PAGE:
My family and I celebrated Havdalah together at home for the first time this week.
It had been a fairly uneventful Saturday; the girls played at home and then at the neighbors’ house. Josh and I read the instruction manual for our new snow blower. (I can honestly say I have rarely been more excited about a Hanukkah present.) We were waiting for my older daughter’s friend to come over for a sleepover when the girls asked to do Havdalah.
I looked at my husband and he looked at me. Sure. Why not?
I asked my daughters what made them think of this, especially on a day that, in all honesty, hadn’t included any other Jewish rituals. “Don’t you remember when you dropped me off at A’s house for a sleep-under? We got there right before they did Havdalah. And now she’s coming here to spend the night. That’s what made me think of it. And now I want to do it, too!”
Oh, right. I did remember. One of the many non-academic benefits of sending our girls to a pluralistic day school is that we have connected with families who have a wide range of Jewish identities and observances. My daughter’s closest friend comes from an Orthodox family, and I am grateful for it. On that particular night, my daughter and I arrived just as they were honoring the distinction between the sacred and mundane, light and darkness, and Shabbat and all the other days of the week.
I pulled a Kiddush cup out of the drying rack and dusted off our Havdalah candle and spice box. The spices were stale from years of neglect (honestly, I’m not sure we ever used them…); Josh put in new cinnamon sticks while I found our benchers (prayer books).
We gathered around our kitchen table, my husband singing the blessings while the girls and I did our best to follow along. My daughters took turns holding the braided candle (you’ll be glad to know no children were set on fire in the celebration of this ritual) while we sipped the grape juice, sniffed the spices, and gazed at our fingernails in the shadow of the flame before listening to it fizzle out in the last few drops of juice.
I’m no longer surprised by how foreign these rituals feel to me. I don’t understand the Hebrew, I can never quite remember the melody I’m supposed to be singing, and no matter how many articles I read about Havdalah, I still don’t understand what I’m supposed to be seeing when I curl my fingers over in front of the candle and stare at my nails.
In my introductory post for the Jewish Mother Project, I wrote “My goal is not to become a perfect Jewish mother, but the ‘Best Carla’ (or Zusya, if you prefer) I can be for my daughters.” About five months later, I’m starting to get some insight into what that really looks like.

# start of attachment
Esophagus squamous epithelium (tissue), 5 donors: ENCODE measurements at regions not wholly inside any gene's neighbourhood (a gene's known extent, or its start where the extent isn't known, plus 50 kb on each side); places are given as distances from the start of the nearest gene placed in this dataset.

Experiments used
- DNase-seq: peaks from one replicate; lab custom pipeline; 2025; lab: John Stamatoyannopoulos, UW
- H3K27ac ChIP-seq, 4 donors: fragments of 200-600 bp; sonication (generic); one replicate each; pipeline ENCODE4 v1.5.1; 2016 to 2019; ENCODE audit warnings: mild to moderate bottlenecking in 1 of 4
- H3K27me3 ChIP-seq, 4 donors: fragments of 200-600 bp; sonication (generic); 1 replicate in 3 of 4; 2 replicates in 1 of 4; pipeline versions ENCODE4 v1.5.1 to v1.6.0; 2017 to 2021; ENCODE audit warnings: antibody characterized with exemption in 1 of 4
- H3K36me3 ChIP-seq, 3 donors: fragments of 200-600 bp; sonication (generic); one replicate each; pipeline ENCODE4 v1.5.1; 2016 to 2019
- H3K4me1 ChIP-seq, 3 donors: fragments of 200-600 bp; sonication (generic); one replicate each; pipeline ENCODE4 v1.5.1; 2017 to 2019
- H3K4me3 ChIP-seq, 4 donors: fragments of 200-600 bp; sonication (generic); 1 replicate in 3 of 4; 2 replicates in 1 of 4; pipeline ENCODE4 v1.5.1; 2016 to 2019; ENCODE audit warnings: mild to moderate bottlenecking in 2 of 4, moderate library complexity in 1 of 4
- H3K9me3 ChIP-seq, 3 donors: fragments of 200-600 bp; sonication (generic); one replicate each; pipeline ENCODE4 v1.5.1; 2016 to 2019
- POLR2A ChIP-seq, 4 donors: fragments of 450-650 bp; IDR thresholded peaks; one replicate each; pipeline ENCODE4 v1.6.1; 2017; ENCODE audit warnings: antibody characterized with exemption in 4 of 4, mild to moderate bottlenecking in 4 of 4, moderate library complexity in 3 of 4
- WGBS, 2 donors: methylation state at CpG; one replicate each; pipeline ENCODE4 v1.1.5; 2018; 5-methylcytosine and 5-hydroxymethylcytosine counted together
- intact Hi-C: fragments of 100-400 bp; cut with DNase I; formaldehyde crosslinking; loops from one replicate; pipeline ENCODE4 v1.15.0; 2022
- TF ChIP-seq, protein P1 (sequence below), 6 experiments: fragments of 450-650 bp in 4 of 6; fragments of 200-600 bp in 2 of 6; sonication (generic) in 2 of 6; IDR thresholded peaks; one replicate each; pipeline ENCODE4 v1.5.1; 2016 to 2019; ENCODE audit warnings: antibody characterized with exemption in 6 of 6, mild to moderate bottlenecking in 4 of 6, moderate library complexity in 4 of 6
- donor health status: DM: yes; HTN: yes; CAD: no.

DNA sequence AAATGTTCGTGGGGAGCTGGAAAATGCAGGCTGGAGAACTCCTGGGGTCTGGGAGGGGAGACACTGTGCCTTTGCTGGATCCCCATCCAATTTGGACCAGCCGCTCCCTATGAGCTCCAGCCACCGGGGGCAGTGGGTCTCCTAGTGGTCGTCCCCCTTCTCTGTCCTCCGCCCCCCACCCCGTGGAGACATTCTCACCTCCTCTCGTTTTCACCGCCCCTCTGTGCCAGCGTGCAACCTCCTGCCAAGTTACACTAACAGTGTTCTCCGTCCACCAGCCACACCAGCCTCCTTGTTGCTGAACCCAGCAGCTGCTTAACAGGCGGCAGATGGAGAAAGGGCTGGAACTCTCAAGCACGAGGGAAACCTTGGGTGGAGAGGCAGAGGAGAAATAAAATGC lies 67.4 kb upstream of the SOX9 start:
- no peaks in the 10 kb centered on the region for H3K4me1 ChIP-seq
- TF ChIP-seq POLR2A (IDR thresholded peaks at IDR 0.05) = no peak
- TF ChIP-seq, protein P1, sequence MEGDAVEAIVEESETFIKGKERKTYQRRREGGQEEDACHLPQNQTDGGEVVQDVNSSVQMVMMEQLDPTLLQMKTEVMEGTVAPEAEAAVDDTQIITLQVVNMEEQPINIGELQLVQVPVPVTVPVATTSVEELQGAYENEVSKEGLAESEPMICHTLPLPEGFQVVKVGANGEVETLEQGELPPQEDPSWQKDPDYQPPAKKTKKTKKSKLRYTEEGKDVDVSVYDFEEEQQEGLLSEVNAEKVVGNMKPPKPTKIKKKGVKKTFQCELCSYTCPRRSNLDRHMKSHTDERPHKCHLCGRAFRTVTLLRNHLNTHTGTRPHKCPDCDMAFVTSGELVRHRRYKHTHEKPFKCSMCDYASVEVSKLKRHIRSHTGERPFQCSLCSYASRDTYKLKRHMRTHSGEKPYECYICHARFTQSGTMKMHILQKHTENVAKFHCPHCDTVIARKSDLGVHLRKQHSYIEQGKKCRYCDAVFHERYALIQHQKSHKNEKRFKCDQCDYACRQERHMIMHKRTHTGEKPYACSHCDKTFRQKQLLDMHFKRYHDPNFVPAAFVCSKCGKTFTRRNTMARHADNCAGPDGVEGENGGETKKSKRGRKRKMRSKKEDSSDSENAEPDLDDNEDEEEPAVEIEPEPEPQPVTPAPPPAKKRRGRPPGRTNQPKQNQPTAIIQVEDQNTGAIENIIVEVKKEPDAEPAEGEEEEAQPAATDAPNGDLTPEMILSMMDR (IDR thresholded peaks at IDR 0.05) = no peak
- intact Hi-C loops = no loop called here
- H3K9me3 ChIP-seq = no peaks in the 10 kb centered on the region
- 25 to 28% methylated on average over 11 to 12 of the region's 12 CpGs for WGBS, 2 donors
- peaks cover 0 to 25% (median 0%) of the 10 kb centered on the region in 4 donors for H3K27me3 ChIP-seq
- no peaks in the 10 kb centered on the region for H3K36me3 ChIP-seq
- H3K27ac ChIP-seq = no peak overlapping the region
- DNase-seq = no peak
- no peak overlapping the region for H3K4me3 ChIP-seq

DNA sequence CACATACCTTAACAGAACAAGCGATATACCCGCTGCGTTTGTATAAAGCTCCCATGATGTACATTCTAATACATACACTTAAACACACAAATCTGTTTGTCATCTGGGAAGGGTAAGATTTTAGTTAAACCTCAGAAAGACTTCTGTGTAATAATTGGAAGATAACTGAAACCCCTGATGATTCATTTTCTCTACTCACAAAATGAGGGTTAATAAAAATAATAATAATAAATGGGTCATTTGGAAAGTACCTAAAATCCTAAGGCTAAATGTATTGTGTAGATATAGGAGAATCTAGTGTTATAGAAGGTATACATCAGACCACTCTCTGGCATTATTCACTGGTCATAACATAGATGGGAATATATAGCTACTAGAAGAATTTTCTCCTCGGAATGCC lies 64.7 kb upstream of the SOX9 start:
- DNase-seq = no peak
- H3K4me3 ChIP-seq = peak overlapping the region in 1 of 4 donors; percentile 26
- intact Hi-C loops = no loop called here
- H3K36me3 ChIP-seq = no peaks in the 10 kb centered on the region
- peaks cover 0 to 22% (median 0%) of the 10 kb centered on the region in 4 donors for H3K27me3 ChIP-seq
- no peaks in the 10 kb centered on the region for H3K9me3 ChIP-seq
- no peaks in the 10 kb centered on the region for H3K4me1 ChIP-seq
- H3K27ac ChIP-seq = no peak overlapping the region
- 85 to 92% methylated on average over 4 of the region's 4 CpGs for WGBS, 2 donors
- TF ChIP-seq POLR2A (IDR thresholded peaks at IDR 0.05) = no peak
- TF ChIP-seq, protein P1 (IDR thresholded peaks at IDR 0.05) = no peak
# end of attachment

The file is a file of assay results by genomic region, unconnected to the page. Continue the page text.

I’m starting to truly understand, and accept, that I can’t run this show on my own. The truth is, I can’t even run Havdalah on my own. And each time I decide that I am going to learn a new language or start a new habit or celebrate a ritual on my own, it doesn’t happen. I was discussing this with a fellow parent at my daughters’ school, and she mentioned that we all make time for what’s important to us. Perhaps, she said, these things just aren’t important to me, and that’s OK.
I’ve been mulling over her words, and I think she’s partially right. We also make time for things that are known, easy, comfortable, and safe. We make time for habits we have already developed. Judaism—living a Jewish life with my family—is very important to me, but to misquote one of my favorite early 90s love ballads, “Sometimes important just ain’t enough.”
Once again, I find myself coming back to a central Jewish teaching and a fundamental practice: None of this was meant to be done alone. That’s why we need minyans. That’s why we honor lifecycle events and celebrate holidays by opening our homes to family, friends, and members of our extended community. For some of us, though, the need for support, connection, and guidance goes beyond seders and baby naming ceremonies. I now realize that it comes in many forms, including my family, synagogue, and the girls’ day school and the families we have met there, and it extends to the smaller, but no less important, rituals and practices that make up the rhythm and substance of a Jewish life.
Now I just have to figure out what that means for me. I’m not sure how it will turn out, but the next time I’m confused, I’ll remember the lesson I learned with my family at Havdalah this week: Creating a sacred experience isn’t about getting every ritual or blessing right. It’s about showing up and honoring the moment, ideally with my family or community by my side.